A philippic is a written or verbal speech or essay that is full of anger or bitterness against a person, company, or idea. Common synonyms are tirade or diatribe. The plural form is philippics.
This term comes from the Greek word given to the speeches spoken against Philip II of Macedon. Subsequent speeches were called, in Greek, ‘speeches relating to Philip’. Centuries later the term was applied to similar diatribes given against Marc Antony.
When one is referring to these specific speeches, philippic is capitalized, sometimes as the Philippics, referring to the speeches as a whole. However, it should be lowercase in all other instances.
The height of its popularity, at least according to Google’s Ngram Viewer, was about 1820. It has declined since, though it has stayed at about the same level of usage for the last two decades. When clarity is paramount, we suggest using a synonym.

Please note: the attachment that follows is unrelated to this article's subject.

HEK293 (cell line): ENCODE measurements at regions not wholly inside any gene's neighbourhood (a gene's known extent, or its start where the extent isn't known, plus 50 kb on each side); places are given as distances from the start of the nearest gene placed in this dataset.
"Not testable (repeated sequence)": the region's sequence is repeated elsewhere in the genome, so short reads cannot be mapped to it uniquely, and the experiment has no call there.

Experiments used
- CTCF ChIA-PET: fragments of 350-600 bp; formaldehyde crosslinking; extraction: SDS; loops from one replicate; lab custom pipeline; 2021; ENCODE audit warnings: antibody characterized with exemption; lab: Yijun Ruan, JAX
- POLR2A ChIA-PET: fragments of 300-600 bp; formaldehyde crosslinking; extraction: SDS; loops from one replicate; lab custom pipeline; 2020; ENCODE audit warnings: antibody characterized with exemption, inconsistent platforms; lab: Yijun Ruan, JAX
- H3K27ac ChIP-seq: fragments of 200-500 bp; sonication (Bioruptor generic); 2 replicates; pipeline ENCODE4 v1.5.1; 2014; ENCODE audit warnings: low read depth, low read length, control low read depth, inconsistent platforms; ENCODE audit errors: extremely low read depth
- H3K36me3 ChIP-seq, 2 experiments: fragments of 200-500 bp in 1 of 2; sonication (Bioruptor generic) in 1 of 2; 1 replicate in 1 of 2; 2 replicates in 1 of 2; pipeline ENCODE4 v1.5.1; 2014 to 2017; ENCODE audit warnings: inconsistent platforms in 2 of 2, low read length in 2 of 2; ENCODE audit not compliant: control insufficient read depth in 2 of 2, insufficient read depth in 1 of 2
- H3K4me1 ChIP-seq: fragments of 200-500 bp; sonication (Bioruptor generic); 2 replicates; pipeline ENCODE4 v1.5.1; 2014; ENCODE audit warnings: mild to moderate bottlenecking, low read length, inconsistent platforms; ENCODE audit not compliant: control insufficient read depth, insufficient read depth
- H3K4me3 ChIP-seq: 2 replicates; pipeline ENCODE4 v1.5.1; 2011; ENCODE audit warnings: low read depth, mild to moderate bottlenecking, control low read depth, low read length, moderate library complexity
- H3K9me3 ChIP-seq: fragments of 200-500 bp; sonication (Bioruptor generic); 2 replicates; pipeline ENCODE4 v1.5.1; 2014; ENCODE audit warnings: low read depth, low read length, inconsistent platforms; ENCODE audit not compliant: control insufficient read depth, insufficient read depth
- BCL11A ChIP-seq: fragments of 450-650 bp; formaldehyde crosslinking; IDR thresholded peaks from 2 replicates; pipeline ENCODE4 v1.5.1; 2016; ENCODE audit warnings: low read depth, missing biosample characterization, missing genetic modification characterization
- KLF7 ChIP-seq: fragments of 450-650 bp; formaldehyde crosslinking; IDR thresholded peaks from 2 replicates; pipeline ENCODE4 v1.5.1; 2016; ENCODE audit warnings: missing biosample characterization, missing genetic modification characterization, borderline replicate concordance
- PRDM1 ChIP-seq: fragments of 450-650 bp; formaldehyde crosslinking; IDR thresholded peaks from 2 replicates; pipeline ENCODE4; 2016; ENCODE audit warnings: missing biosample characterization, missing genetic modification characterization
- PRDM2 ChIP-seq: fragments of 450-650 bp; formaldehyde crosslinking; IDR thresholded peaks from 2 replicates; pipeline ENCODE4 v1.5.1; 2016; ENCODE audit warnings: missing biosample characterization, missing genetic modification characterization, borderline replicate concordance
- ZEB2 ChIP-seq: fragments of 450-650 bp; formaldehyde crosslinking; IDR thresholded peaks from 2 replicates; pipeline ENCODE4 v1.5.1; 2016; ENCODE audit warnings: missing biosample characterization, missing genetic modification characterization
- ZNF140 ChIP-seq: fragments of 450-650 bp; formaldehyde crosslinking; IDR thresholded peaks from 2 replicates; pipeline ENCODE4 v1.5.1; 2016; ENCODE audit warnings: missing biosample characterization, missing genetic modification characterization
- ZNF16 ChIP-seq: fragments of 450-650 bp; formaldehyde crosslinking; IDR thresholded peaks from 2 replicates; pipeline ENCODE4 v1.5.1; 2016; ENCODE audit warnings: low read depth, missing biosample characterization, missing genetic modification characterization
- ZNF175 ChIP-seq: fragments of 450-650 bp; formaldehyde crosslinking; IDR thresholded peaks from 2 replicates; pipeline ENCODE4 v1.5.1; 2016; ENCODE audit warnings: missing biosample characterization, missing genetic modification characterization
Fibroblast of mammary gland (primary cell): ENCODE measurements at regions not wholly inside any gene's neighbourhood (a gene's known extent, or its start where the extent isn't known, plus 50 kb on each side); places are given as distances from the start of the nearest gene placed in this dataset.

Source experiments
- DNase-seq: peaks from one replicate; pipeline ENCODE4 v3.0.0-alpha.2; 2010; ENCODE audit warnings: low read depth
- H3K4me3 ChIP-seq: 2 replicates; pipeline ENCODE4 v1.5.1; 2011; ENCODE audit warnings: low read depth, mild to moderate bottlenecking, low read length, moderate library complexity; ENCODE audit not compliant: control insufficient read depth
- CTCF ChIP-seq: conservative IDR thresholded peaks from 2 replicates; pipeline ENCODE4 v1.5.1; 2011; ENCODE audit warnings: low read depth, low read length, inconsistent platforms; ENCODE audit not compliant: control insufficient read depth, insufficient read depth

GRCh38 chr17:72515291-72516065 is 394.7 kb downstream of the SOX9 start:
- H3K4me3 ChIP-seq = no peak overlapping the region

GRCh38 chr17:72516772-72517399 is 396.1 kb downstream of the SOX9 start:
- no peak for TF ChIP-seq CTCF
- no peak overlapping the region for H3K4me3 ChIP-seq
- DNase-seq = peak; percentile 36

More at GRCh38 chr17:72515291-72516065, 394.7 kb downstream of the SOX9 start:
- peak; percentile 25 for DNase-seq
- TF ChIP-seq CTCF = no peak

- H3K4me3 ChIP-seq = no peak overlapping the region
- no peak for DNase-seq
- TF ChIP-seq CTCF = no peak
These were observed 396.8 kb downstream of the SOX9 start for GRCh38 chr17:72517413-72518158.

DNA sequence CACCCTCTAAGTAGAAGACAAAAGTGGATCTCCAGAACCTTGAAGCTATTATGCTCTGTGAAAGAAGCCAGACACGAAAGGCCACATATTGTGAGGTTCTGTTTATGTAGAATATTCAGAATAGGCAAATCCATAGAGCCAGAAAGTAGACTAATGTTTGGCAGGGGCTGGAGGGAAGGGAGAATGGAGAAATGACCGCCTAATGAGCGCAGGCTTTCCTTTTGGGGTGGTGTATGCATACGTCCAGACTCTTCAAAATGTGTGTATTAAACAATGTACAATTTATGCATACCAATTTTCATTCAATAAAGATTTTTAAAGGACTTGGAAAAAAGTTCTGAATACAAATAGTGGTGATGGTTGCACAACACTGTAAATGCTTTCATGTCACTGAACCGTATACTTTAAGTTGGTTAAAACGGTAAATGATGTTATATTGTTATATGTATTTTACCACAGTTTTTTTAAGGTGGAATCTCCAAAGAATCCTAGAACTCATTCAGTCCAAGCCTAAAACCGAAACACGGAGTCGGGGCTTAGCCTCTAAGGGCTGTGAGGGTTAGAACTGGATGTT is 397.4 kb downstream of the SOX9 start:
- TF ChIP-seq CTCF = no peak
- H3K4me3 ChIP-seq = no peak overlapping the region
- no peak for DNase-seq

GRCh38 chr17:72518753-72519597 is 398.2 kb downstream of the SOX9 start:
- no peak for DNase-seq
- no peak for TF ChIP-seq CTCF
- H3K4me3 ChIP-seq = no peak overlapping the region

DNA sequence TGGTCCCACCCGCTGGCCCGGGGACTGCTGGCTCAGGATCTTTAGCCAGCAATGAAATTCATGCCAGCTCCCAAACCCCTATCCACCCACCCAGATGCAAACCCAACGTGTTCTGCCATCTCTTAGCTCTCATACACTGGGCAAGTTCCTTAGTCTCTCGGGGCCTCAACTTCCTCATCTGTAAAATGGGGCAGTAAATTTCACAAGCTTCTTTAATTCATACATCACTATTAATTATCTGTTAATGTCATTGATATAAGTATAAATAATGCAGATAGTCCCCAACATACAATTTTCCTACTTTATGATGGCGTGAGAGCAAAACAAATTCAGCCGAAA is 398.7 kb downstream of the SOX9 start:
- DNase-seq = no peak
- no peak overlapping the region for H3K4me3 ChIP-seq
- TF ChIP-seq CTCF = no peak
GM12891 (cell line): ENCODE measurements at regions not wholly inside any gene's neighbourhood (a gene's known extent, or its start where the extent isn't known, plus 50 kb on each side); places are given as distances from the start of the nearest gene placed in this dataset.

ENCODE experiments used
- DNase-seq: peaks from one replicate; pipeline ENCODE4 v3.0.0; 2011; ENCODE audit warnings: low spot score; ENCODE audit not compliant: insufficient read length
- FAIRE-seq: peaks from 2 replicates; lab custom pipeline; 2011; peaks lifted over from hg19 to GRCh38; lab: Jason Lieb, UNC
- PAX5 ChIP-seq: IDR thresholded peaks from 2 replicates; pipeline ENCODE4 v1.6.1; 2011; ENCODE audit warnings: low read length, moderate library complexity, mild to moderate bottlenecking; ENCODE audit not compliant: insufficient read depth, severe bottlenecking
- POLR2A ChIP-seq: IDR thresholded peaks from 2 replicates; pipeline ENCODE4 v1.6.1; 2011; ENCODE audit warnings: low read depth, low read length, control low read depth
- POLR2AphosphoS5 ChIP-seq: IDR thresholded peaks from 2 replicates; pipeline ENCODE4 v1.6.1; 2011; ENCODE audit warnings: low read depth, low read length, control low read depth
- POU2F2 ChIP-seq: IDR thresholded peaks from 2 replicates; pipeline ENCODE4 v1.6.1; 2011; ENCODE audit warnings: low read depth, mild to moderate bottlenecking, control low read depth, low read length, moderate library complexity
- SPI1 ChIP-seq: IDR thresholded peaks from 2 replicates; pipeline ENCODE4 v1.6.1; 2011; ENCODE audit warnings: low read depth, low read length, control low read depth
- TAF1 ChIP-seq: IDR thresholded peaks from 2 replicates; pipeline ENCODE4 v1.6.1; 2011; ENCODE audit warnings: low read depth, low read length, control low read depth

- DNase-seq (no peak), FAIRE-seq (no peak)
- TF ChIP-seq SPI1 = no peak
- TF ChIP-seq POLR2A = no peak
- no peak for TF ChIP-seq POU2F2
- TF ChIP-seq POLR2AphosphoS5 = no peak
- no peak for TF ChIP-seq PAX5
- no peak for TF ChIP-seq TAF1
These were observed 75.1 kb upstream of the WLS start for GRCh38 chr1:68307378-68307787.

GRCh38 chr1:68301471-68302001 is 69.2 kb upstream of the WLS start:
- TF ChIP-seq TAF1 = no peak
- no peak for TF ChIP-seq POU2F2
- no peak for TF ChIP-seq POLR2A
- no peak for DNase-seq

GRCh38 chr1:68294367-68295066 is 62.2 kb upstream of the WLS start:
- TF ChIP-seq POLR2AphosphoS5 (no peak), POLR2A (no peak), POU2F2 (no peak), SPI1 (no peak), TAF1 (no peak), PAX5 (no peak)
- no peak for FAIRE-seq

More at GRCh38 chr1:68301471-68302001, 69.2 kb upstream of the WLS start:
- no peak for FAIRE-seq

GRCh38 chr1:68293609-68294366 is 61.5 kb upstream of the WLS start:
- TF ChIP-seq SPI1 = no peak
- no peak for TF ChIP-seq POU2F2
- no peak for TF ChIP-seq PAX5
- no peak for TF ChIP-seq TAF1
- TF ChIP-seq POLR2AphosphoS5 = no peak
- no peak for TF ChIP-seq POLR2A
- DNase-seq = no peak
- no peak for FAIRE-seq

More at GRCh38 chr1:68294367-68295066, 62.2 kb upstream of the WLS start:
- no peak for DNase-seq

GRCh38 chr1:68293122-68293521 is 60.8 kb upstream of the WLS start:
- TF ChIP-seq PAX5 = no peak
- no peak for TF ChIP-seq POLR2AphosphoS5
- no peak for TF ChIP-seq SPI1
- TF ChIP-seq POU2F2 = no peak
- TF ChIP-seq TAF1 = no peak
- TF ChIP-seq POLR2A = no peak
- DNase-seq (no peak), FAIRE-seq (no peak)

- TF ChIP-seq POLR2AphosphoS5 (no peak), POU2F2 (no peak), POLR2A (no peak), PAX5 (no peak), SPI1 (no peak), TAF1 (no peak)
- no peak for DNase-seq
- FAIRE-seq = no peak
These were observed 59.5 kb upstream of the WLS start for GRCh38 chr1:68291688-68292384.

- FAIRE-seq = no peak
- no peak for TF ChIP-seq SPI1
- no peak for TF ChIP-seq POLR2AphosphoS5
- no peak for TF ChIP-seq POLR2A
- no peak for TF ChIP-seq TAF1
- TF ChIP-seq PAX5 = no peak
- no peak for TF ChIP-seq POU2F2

The nation watches in wild amazement the philippic responses from government functionaries: a tale of two cabinet Ministers and two deputy ministers. [Ghana Web]
For him, it’s about delivering yet more philippics against Europe, because he reckons that will be helpful for his electoral campaign early next year and therefore he doesn’t want any solution. [DW]
For instance, Adebayo Williams described one of Wole Soyinka’s anti-Buhari philippics as “dripping with venom and vitriol” (The Nation 21 January, 2007). [Sun News Online]